I really like this question actually, because I believe the Lebanese Civil War shows up, in both direct and indirect ways in “post-war” graffiti. So, for example, there are stencils that directly reference the Lebanese Civil War and the sectarian system- There are some stencils that ask, “Why is the electricity still out?– because of the sectarian system?” Or even, “When will the civil war end? –Well, when the sectarian system is ousted.” So these directly address the Civil War, and they invite us to consider that there is still political precariousness in Lebanon and that the Civil War has not truly ended in the real sense of the word, because the sectarian system is still enduring, but other stencils for me may not directly reference the war, but they still invoke war and violence. So, for example, there are playful stencils that feature little bombs shaped stencils or images of people kicking bombs instead of soccer balls. And, visual studies scholar Tanya Saleh who I cite in the book, talks about these bomb-shaped stencils, and she tells us that they were first spotted in the aftermath of the assassination of former Prime Minister Hariri. And, so for Saleh, these stencils kept fresh the tragedy in everyone’s minds, reminding people that violence in post-war Lebanon is still there. I agree with her and as I said, though, sometimes it’s indirect. So even like the murals of beloved singers and poets and musicians, when you interview the artists, or when you read some of their interviews, they very clearly indicate that part of the inspiration is the fact that they wanted to replace the posters of political leaders who thrived during the Lebanese Civil War. And so, this demonstrates how the Civil War is sneaky. It keeps showing up in different ways.

Phat2 tag. Photo by Nadine Sinno and William Taggart.

When Will The Civil War End? Stencil. Photo by Nadine Sinno and William Taggart.

Maybe we can come back to the title of the book, A War of Colors. Is that why you titled this as a book as well, or what did you mean by the title exactly?

Yes. I really couldn’t help but ultimately choose this title because it kept coming to my head every time I tried to think of different titles. I really did consider other titles that were just more academic and less vivacious, I think. I had first used the first part of the title, “A War of Colors,” in the journal article that I published back in 2017. I thought it was just really suitable for the book because it spoke to the book’s broader theme and its general ethos. And this is directly taken out of a graffiti by EpS and M3alim, which features a man actually wearing military camouflage and standing in front of the words “Harb Alwan”, in Arabic, which means a war of colors. And so, for me, it epitomized the dynamics of civic engagement that is rooted in competitive graffiti-making.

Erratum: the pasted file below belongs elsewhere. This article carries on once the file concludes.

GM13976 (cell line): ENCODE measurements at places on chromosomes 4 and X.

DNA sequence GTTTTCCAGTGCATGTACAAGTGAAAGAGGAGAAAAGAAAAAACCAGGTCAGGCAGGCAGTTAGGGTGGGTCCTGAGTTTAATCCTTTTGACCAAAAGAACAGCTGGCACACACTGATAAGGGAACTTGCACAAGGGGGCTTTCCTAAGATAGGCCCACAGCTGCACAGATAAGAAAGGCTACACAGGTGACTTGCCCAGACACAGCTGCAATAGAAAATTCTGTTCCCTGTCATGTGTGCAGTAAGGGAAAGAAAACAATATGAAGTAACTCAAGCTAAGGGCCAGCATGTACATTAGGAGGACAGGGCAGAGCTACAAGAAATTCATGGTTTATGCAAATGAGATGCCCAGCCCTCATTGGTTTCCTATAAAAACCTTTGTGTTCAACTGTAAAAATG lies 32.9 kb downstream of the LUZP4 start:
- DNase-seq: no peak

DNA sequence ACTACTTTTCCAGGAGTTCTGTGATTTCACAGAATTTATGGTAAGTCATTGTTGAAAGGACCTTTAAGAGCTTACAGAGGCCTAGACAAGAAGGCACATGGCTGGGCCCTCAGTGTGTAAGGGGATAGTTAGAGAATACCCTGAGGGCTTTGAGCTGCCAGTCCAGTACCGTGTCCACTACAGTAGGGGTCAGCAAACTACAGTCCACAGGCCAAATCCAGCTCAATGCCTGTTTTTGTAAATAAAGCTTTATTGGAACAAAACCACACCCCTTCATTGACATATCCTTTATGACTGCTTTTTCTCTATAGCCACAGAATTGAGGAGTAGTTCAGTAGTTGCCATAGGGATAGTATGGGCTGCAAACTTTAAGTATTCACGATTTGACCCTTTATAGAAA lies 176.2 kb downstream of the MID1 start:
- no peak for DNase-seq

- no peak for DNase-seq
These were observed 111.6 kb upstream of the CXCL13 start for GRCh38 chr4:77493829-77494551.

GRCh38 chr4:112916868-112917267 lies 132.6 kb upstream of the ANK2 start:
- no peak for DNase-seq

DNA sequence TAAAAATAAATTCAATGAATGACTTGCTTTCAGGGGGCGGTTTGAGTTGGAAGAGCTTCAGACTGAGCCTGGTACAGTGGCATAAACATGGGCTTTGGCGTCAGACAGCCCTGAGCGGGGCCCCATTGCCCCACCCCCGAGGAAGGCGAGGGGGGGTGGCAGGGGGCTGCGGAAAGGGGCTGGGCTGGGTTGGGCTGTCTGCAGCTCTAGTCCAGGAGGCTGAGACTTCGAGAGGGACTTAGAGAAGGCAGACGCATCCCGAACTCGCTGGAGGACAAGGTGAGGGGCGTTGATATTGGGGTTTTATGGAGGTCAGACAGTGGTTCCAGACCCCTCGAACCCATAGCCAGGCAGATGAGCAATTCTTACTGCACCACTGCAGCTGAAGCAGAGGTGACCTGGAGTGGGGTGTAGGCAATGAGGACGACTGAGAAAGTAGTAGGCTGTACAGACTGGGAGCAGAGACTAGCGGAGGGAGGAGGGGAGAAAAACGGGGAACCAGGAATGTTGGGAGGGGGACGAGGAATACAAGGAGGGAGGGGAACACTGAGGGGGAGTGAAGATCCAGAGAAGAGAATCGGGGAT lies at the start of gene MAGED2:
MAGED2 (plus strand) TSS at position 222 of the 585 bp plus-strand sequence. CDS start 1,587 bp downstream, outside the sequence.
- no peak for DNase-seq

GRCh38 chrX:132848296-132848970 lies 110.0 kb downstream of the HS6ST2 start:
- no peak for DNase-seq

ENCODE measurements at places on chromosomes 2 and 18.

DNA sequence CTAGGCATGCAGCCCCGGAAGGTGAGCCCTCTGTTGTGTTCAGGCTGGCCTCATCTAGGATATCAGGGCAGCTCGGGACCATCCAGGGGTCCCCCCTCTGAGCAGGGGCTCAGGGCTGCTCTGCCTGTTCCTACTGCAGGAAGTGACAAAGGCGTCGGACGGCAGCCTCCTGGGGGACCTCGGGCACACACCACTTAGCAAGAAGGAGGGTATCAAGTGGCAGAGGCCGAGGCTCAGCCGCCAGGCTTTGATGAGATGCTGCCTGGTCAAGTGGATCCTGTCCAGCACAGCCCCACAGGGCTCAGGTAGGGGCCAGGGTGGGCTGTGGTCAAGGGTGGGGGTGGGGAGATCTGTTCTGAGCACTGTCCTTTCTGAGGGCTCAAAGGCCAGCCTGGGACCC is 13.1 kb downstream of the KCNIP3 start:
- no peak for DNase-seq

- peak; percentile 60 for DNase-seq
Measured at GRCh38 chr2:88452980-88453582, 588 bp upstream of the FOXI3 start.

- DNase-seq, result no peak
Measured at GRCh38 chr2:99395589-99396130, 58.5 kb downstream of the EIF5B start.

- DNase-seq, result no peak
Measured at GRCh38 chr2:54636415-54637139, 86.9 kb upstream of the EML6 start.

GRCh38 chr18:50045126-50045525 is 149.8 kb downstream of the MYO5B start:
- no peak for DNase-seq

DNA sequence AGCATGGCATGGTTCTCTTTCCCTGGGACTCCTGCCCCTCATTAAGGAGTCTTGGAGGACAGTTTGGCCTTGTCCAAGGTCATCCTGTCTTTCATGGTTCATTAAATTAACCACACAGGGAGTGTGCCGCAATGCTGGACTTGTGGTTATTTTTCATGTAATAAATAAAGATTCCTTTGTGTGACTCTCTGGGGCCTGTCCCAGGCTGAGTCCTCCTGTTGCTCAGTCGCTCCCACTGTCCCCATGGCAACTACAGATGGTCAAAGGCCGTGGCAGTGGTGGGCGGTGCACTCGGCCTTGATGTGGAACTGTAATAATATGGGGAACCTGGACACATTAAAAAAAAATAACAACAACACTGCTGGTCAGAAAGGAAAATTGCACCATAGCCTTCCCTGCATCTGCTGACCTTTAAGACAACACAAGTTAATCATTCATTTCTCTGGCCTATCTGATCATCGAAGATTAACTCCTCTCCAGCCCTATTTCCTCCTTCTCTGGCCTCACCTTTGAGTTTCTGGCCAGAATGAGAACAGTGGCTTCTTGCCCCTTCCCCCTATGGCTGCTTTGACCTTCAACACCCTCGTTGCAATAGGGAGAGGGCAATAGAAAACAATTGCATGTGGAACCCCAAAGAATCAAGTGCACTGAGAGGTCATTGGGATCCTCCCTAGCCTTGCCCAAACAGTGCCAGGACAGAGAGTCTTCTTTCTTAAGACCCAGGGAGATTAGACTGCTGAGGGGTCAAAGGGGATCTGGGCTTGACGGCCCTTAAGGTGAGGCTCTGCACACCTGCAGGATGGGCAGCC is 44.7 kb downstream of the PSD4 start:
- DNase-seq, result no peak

The title does not refer to any specific war, but rather to this ongoing alternative kind of war. The mural itself heralds an urban war of a different order. Maybe we can think about it as a battle for Beirut’s ornamentation through the production of street art. These warriors are armed with brushes and spray cans, and they strive to outdo one another by creating colorful street art. But they also challenge our minds in ways that are not just focused on aesthetics necessarily. So I liked the idea of using that title again, allowing, basically, the graffiti pieces to tell the story even through the title. Using the same logic, actually, each of the chapters also begins with a direct caption from one of the graffiti pieces.

Can you maybe characterize the landscape of the street art artists? Like are they mostly men or are there many female artists as well?

I would say it was predominantly male, particularly when I started first taking the pictures in 2014. But I think as the years went by, more women were taking to the streets. And that became clear with the graffiti of the Lebanese protests of 2019 and 2020. That’s when a lot more women took to the streets. That’s also when a lot of non-professional people took to the streets to also participate in creating graffiti. But women’s issues were also at their peak during that difficult time. And you see in the chapter on animating resistance that a lot of the street art was being done by new actors, particularly women from different art collectives or activists who were very excited to be part of this journey.

You write about this in the book as well, while you were in Beirut and took photos of the street art. How difficult was it for you to take them, and what other difficulties did you come across while working on the book in general?